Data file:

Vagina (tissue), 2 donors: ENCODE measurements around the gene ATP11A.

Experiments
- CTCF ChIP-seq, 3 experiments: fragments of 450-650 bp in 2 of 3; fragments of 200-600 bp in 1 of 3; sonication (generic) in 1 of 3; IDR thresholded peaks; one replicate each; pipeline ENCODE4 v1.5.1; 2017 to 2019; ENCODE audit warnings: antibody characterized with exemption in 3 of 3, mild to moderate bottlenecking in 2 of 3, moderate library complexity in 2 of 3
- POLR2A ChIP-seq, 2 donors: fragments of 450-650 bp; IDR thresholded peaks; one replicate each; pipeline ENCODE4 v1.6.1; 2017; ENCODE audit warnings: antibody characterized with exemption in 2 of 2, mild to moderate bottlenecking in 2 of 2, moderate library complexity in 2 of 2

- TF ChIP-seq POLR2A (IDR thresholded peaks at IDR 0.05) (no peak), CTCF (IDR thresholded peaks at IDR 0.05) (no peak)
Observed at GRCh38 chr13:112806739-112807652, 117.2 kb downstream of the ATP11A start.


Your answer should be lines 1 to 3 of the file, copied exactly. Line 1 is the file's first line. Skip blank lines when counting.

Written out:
Vagina (tissue), 2 donors: ENCODE measurements around the gene ATP11A.

Experiments
- CTCF ChIP-seq, 3 experiments: fragments of 450-650 bp in 2 of 3; fragments of 200-600 bp in 1 of 3; sonication (generic) in 1 of 3; IDR thresholded peaks; one replicate each; pipeline ENCODE4 v1.5.1; 2017 to 2019; ENCODE audit warnings: antibody characterized with exemption in 3 of 3, mild to moderate bottlenecking in 2 of 3, moderate library complexity in 2 of 3